Workshop Goals:

  • Build traditional data visualizations such as boxplots, scatter graphs, and line graphs using ggplot in R
  • Develop custom color palettes that can be used inside and outside of R
  • Plot hundreds of figures in seconds using loops
  • Add statistical tests and significance values to figures
  • Learn to interpret and build PCAs, t-SNEs, and UMAPs
  • Learn to interpret and build both static and interactive heatmaps

 

Attendees will be provided lecture slides and R notebooks. Publicly available experimental data will be provided, but attendees may choose to bring their own data for additional interpretation. 

NIH Data Management Plans and Practices, 1/17 @ 2pm 

Effective January 25, 2023, the National Institutes of Health (NIH) is implementing its Policy for Data Management and Sharing (DMS) to promote the management and sharing of scientific data generated from NIH-funded or conducted research.

This workshop will introduce the DMS policy, including required elements of the plan and institutional resources.  We will also explore the DMPTool, an online application that helps researchers create data management plans by providing funder and institutional guidance, as well basic concepts for data management and sharing, such as file naming, organization, and documenting your process. 

Representatives from the Office of Sponsored Projects, the Library, and ITC will be available to answer your questions.

NIH Data Management Plans and Practices, 2/28 @ 2pm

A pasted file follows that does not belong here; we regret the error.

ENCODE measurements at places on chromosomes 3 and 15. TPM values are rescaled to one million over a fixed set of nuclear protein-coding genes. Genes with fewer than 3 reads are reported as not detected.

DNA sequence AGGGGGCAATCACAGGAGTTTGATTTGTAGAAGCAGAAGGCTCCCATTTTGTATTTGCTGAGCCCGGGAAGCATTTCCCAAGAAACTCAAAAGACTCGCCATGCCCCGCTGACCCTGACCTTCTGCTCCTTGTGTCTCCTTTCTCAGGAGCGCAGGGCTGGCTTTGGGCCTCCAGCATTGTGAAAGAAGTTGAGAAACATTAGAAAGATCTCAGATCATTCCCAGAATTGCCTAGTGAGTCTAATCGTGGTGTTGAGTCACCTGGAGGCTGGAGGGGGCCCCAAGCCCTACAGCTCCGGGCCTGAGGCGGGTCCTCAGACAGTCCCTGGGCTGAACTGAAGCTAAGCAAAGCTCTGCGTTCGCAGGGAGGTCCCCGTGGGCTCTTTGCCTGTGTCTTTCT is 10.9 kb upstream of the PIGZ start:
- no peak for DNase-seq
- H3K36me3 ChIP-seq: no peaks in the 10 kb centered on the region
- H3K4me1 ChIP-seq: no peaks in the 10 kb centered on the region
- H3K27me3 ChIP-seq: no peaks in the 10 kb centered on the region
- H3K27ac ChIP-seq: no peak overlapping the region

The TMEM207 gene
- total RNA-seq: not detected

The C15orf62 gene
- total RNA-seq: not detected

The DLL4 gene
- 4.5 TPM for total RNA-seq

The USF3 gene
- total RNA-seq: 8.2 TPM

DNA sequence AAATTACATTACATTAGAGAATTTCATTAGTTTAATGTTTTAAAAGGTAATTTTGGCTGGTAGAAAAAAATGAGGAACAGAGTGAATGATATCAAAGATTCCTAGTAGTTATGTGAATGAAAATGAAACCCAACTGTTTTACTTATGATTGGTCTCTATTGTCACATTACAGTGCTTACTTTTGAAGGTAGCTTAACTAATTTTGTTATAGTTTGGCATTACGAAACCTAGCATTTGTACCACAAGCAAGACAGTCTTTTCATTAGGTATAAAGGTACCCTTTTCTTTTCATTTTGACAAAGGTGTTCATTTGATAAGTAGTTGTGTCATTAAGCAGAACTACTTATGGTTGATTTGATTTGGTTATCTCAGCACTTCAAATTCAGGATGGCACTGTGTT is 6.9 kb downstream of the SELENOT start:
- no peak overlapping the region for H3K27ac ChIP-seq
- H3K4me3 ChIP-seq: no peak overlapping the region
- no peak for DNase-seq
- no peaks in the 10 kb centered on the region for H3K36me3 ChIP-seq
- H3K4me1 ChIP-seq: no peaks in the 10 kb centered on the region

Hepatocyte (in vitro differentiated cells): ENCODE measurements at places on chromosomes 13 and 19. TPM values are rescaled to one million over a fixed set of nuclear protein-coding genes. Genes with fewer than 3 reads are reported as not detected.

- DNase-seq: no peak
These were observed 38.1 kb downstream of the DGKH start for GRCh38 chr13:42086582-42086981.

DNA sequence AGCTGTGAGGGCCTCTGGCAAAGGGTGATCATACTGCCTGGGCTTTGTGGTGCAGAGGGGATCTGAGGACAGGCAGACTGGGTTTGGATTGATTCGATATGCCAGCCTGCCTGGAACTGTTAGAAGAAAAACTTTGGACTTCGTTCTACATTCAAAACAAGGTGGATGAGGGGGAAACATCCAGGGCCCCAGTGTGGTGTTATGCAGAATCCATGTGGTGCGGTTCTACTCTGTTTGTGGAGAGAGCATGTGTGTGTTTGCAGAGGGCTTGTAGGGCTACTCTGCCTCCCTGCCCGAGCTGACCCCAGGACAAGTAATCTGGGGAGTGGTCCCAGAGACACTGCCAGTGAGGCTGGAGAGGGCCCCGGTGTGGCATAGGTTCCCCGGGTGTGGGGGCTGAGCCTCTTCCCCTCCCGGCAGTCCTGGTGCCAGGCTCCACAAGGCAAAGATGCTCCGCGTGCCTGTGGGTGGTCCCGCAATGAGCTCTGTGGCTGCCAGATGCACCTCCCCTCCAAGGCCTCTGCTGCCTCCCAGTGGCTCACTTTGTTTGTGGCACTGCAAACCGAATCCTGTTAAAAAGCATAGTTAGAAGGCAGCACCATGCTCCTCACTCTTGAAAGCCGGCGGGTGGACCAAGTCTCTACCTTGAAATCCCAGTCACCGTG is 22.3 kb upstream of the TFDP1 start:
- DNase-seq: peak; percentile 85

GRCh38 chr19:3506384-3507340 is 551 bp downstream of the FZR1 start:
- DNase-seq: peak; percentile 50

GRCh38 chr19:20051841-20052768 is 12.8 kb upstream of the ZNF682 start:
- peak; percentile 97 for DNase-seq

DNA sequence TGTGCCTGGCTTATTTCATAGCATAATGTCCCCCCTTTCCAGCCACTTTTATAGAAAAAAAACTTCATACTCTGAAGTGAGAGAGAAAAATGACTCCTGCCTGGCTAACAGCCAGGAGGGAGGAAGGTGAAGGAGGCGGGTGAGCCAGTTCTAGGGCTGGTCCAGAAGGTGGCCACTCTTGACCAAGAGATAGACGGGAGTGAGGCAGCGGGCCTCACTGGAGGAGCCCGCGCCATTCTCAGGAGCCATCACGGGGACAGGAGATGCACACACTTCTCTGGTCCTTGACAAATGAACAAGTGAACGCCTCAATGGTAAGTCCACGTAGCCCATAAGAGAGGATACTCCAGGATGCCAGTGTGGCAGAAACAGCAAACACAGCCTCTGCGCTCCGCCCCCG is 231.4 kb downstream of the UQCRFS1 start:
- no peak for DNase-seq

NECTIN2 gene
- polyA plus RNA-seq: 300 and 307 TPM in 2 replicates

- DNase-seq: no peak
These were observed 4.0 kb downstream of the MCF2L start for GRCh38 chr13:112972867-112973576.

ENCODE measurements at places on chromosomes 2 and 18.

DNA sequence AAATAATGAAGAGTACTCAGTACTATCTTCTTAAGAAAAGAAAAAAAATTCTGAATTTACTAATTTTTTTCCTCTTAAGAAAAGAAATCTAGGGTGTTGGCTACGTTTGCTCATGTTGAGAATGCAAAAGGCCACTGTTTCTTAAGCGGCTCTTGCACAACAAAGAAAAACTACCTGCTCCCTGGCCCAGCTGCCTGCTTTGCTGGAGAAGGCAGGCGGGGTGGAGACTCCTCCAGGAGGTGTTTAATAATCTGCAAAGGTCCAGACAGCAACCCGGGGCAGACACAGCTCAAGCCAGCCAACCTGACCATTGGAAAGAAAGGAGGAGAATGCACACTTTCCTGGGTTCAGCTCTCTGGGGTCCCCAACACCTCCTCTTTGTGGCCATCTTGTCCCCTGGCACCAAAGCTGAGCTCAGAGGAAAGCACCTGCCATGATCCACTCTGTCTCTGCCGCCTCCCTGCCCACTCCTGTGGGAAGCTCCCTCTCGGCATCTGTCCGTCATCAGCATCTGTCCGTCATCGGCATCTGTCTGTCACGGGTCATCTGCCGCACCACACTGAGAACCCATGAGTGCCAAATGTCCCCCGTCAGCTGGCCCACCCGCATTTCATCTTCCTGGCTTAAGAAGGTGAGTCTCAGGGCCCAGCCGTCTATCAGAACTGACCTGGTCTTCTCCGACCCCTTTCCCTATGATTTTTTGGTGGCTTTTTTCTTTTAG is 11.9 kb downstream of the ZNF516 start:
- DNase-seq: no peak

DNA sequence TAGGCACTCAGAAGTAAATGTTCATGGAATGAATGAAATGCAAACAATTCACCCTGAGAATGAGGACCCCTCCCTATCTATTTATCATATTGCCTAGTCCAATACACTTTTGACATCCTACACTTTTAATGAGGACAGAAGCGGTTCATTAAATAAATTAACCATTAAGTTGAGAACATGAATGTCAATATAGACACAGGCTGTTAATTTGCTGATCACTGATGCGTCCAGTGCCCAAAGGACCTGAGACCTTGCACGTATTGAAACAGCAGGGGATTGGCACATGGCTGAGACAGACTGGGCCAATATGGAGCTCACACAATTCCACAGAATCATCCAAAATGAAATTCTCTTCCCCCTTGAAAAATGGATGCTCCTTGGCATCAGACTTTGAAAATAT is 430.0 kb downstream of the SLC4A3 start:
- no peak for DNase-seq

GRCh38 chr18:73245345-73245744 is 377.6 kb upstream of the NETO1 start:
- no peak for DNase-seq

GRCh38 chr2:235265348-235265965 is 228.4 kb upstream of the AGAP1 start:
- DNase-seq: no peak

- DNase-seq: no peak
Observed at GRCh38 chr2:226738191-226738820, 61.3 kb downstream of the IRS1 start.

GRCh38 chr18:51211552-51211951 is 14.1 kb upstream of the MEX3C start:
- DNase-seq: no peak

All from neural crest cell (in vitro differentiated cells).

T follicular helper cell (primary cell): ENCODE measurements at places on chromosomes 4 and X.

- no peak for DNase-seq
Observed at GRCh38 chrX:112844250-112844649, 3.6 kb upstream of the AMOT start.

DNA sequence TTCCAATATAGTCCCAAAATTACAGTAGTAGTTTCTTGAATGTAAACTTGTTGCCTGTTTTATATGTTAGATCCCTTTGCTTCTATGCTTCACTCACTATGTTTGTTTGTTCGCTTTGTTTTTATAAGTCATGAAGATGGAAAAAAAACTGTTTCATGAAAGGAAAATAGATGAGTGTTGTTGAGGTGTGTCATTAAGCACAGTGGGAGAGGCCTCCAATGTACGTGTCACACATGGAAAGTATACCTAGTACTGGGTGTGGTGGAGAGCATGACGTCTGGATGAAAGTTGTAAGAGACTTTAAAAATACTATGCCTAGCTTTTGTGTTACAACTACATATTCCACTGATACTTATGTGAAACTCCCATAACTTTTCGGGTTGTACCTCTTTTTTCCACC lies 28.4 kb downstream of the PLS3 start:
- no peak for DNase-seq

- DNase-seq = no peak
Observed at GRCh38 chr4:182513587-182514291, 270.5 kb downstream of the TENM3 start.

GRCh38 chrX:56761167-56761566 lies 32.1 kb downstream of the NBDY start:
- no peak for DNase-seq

Effective January 25, 2023, the National Institutes of Health (NIH) is implementing its Policy for Data Management and Sharing (DMS) to promote the management and sharing of scientific data generated from NIH-funded or conducted research.

This workshop will introduce the DMS policy, including required elements of the plan and institutional resources.  We will also explore the DMPTool, an online application that helps researchers create data management plans by providing funder and institutional guidance, as well basic concepts for data management and sharing, such as file naming, organization, and documenting your process. 

Representatives from the Office of Sponsored Projects, the Library, and ITC will be available to answer your questions.

Intro to Character Design in Maya, 2/1 @ 3:30pm

This workshop is for participants with basic knowledge of Autodesk Maya and will cover the basics of character design and modeling.

In this workshop participants will:

  • Learn how to design humanoid characters in Maya
  • Learn industry standard modeling techniques for character design 
  • Add geometry and textures to pre-made models 
  • Learn how to optimize the design of models for simplified animation

Animation from Motion Capture, 2/8 @ 3:30pm

This workshop is for participants with a basic knowledge of Autodesk Maya. In this workshop participants will:

  • Learn the basics of rigging and skinning humanoid characters 
  • Follow a simplified rigging and skinning workflow on pre-made character models
  • Learn about the motion capture system in the DEV Studio
  • Practice using motion capture data to animate characters in Maya